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United States  > African American Research  > Archives and Libraries

Most archives and libraries collect records about local residents (biographies, family histories, and local histories) and about nearby places (maps, gazetteers, and place-finding aids). They often compile reference helps and special indexes to important local sources. In many communities they serve as a meeting place for local historical and genealogical societies, and may be able to provide referrals to people who are willing to look up information in local records. Before you visit an archive or a library, contact them and ask for information on their collection, hours, services, and fees.

When one of these institutions is referred to elsewhere in this outline, return to this section for the address.

The Family History Library has copies of many of the records found in archives and libraries, but most repositories will have additional sources.

Many archives and libraries have helpful sources for locating information about Alabama, such as maps, gazetteers, and other place-finding aids. They frequently have collections of previous research, such as family and local histories and biographies. Many have record-finding aids, such as guides to their own collections or inventories of records housed elsewhere in the state. Archives and libraries near state boundaries usually collect records relating to the adjacent states.

The following archives, libraries, and societies have collections or services helpful to African American genealogical researchers:

Family History Library
35 North West Temple Street
Room 344
Salt Lake City, UT 84150-3400
[Note: Room 344 is a mail room only, not a room patrons can visit.]
Local Telephone: 801-240-2331
Toll Free: 1-800-346-6044 (Inside United States and Canada)
Toll Free: 1-801-240-1000 (Outside United States and Canada)
Internet: http://www.familysearch.org

National Archives
700 Pennsylvania Avenue, NW
Washington, D.C. 20408
Telephone: 202-501-5415
Fax: 301-837-0459
Internet: http://www.archives.gov

National Archives - Regional Branches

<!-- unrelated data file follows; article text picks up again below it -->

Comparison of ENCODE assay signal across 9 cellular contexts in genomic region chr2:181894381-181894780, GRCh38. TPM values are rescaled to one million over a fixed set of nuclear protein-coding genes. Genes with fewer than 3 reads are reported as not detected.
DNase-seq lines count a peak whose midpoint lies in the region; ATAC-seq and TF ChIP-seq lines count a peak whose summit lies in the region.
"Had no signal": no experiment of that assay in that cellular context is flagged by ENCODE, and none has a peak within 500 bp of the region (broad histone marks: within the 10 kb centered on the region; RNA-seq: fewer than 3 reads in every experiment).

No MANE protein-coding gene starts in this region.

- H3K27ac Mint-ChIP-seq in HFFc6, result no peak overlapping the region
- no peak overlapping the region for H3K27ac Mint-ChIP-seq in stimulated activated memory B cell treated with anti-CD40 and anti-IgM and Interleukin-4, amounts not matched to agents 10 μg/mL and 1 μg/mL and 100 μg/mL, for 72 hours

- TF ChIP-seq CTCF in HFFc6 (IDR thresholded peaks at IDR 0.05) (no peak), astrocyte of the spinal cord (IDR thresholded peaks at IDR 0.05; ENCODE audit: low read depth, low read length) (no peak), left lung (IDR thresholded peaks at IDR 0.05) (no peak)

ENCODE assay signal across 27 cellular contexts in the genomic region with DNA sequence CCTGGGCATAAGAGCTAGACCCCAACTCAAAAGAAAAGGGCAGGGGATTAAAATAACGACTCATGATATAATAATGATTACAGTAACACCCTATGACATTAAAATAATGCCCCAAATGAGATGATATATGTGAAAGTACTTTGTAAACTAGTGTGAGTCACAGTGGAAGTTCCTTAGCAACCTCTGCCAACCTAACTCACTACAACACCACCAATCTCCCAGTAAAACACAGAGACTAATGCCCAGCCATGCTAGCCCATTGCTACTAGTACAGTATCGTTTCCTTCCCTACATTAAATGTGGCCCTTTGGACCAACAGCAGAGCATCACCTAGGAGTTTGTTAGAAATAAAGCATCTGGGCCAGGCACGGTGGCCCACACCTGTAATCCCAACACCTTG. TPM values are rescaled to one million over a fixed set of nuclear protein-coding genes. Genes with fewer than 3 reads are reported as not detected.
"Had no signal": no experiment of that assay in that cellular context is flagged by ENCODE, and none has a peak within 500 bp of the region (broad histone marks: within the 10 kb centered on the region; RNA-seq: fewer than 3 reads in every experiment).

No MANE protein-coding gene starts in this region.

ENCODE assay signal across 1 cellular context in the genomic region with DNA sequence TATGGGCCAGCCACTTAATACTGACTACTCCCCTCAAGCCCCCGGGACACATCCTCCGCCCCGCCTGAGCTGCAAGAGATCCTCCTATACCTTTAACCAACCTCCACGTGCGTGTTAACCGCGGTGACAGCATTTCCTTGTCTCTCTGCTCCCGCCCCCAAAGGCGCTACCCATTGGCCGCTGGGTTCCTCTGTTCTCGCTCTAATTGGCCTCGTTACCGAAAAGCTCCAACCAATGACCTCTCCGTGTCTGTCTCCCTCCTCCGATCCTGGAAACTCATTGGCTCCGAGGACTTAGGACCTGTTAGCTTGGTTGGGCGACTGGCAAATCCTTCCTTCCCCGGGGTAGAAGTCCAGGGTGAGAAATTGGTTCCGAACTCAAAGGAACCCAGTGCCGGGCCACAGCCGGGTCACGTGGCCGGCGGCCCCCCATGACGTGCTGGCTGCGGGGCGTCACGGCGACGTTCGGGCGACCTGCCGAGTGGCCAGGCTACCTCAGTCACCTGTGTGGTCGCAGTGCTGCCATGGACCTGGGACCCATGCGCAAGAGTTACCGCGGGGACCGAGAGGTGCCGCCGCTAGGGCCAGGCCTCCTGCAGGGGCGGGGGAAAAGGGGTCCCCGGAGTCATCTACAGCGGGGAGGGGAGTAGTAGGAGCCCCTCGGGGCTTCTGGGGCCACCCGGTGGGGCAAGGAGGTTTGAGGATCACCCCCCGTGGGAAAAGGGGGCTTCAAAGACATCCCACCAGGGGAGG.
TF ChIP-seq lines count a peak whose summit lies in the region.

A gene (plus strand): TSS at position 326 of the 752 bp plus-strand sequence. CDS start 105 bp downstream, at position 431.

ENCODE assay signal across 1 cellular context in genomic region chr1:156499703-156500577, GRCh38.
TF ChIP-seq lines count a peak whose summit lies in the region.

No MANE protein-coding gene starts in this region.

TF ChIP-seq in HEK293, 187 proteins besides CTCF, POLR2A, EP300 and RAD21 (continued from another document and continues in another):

Internet: http://www.archives.gov/facilities/index.html

The Smithsonian Anacostia Community Museum
1901 Fort Place SE
Washington, D.C. 20020
Telephone: 202-633-4820
Internet: http://anacostia.si.edu/

The University of Pittsburgh
Hillman Library
3960 Forbes Avenue
Pittsburgh, Pennsylvania 15260
Telephone: 412-648-7756
Internet: http://www.library.pitt.edu/libraries/hillman/hillman.html

The University of Pennsylvania
African Studies Center
647 Williams Hall
255 S 36th Street
Philadelphia, Pennsylvania 19104-6305
Telephone: 215-898-6971
Fax: 215-573-7379
Email: africa@sas.upenn.edu
Internet: http://www.africa.upenn.edu/AS.html

Birmingham Civil Rights Institute
520 Sixteenth Street North
Birmingham, Alabama 35203
Telephone: 205-328-9696
Toll Free: 1-866-328-9696
Fax: 205-251-6104
Internet: http://www.bcri.org/index.html

The Black Archives of Mid-America
2033 Vine Street
Kansas City, Missouri 64108-3007
Telephone: 816-701-3590
Email: info@blackarchives.org
Internet: http://www.blackarchives.org/Internet: http://www.loc.gov/exhibits/african/intro.html

Duke Univeristy
John Hope Franklin Collection for African and African-American Documentation
Durham, North Carolina 27708
Telephone 919-684-8111
Internet:
http://library.duke.edu/specialcollections/franklin/ Internet: http://www.loc.gov/exhibits/african/intro.html

The Library of Congress
The African-American Mosaic: A Library of Congress Resource Guide for the Study of Black History and Culture
101 Independence Avenue SE
Washington, D.C. 20540
Telephone: 202-707-5000
Internet: http://www.loc.gov/exhibits/african/intro.html

The following resources can be helpful as you begin your research:

Black Roots: A Beginner's Guide to Tracing the African American Family Tree, Tony Burroughs, 1001. (FHL book 973 D27bt.)

Finding a Place Called Home: An African-American Guide to Genealogy and Historical Identity, Dee Parmer Woodtor, 1999. (FHL book 973 F2wd.)


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